I came across this very happy looking Pelican (Pelecanus cinspicillatus) while I was having lunch along the shore at Merimbula on the NSW far south coast a few weeks ago.
I was passing through the area as part of one of my several long trips around the country to talk to Aboriginal people and groups about what they know about birds, culture and people – for a book to be published by CSIRO Publishing in 2010.
This bird is one of a number of similar sculptures dotted every few hundred metres along the shore of a park that winds along the shores of Merimbula Lake around which the town is built.
These Pelicans are just about the best bird sculptures I have seen. Made out of the scattered bits of metal that we discard in tips, along the road or just leave to rust where they die, they become a whole lot more than the sum of their parts.
In this Pelican I can recognise a couple of car drive shafts, a shovel flange, assorted exhaust pipes and parts, concrete-reinforcing bar and at least one – or a part of – shovel blade.
And here more of the same – mower blades, a toothed gear and parts thereof, car suspension springs…the list goes on.
And this pair is my favourite of the group. Here – for me at least – the sculptor has captured the essential Pelican – the interaction between a pair or the group, the shapes they make, there is a lyrical quality that only comes from long and close observation of these birds in the wild and an almost jealous appreciation of their beauty that presents the challenge to transform that beauty into something beyond a Pelican.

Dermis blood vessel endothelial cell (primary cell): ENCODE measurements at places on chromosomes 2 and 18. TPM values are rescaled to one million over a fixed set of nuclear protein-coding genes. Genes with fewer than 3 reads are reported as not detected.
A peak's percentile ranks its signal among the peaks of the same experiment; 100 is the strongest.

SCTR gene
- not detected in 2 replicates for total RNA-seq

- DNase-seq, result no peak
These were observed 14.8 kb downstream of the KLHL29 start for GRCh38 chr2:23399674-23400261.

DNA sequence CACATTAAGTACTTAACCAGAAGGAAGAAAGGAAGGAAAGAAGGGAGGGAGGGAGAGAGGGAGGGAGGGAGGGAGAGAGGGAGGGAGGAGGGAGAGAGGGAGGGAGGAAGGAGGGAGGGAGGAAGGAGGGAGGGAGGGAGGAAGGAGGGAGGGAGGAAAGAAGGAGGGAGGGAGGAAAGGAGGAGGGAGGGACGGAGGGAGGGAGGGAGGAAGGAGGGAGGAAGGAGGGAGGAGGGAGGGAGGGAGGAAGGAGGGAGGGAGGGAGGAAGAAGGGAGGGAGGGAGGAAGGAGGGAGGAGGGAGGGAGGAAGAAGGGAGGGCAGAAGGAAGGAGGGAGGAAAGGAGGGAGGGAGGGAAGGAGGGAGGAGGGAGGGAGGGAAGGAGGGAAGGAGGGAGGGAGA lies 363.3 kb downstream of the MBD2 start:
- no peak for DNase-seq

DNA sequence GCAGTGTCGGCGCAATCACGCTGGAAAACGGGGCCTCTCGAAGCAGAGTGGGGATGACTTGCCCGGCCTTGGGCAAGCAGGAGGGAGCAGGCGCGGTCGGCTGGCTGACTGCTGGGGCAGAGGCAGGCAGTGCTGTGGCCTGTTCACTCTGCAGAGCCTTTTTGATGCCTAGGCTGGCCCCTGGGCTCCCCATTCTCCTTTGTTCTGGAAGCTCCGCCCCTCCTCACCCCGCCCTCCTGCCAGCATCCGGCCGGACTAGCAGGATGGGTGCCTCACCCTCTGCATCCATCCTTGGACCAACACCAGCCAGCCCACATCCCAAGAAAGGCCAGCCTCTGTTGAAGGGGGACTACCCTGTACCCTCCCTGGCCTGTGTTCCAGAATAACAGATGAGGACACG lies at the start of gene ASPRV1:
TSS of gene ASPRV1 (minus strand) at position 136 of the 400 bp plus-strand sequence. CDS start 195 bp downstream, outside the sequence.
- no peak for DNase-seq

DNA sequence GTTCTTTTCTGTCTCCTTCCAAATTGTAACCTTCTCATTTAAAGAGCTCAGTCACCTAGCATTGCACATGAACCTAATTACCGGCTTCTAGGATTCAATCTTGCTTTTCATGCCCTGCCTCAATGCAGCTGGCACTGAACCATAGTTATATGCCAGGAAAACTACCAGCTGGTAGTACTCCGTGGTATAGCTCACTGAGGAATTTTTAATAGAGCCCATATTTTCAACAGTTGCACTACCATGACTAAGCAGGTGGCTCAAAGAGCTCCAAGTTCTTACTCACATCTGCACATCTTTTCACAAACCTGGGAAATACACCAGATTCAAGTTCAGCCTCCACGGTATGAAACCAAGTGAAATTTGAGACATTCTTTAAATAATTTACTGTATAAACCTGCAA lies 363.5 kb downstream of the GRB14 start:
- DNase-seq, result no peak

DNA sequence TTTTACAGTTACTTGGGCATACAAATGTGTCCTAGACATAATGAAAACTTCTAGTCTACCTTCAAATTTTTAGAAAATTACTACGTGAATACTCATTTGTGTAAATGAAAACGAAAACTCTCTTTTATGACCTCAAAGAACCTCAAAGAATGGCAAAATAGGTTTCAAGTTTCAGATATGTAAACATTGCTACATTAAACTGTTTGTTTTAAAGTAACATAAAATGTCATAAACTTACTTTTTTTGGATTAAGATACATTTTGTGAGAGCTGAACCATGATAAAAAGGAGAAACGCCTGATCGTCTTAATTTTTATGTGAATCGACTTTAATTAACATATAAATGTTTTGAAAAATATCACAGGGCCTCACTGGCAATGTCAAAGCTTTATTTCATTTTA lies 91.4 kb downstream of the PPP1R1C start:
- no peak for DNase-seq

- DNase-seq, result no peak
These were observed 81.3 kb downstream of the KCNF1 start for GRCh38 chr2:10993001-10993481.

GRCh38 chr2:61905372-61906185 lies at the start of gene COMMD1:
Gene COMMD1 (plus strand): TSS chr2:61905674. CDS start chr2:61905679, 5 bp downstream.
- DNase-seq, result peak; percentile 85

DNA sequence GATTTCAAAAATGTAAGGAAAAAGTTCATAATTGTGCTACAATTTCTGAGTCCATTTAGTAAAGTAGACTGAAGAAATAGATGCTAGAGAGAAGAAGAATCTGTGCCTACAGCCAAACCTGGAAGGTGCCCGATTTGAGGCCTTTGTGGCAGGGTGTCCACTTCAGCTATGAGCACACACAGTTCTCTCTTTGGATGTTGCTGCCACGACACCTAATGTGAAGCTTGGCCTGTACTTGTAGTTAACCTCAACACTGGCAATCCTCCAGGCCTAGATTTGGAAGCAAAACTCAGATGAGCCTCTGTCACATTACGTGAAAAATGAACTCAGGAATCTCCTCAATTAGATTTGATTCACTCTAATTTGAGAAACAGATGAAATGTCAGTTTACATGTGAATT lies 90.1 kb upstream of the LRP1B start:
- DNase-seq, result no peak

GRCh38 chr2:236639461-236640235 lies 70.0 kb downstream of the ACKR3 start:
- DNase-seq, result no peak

And that is one of the great things about this set of birds on heavy poles driven into the sand and water along the park edge – you can admire the shapes and forms of the birds on their poles – static but at once mobile – and then turn and see the living birds right next to them – flying in like a squadron of heavy seaplanes, skidding to a stop and immediately ploughing the water for food with their massive bills.
A great conjunction of art and nature.
And this White-bellied Sea eagle (Haliaeetus leucogaster) and fish keep vigilant watch over Merimbula Beach a bit further along the coast.
I couldn’t find anything along the shoreline or elsewhere that told me anything about who made the birds or who commissioned them. A few days later I was in the Purple Possum cafe (best coffee on the coast, great views, a good gallery, bookshop etc) a few kilometres up the coast at Narooma and saw a smaller version of these scupltures in the window.
I asked Karsten John, the proprietor of the Purple Possum about the sculpture and who made it. He told me that the birds were the work of Richard Moffat, a sculptor based at the small town of Cobargo, 40 kilometres or so south back down the Princes Highway towards Bega. I had to head back down that way to catch up with some people at Bega that I’d missed a couple of days earlier so I called into Cobargo on thw way through. Richard Moffat’s shop was shut when I went through Cobargo later that day – as it was when I passed through again a few days later.
Anyway, now I’m back home at Yuendumu and came across these shots in my camera so I thought I’d try to track down a little more about Richard Moffat and his works. It was more than a pleasant surprise to see that Moffat has a long history as a practitioner and has made some fantastic work over the years.
A you can see from the variety and scale of Richard’s work at his website here, not all of his work is bird-related or on the relatively modest scale of his Pelicans and eagles – but this work ‘Nest‘, installed on Dairy Farmers Hill at the Canberra International Arboretum looks like a wonderful arrangement of work, space and location.
Maybe next time Richard can do an installation 6 metres up in a dead tree? – and have it taken over by real birds.
Got any comments about Richard’s work elsewhere – or the sculptures here? Register and leave a comment!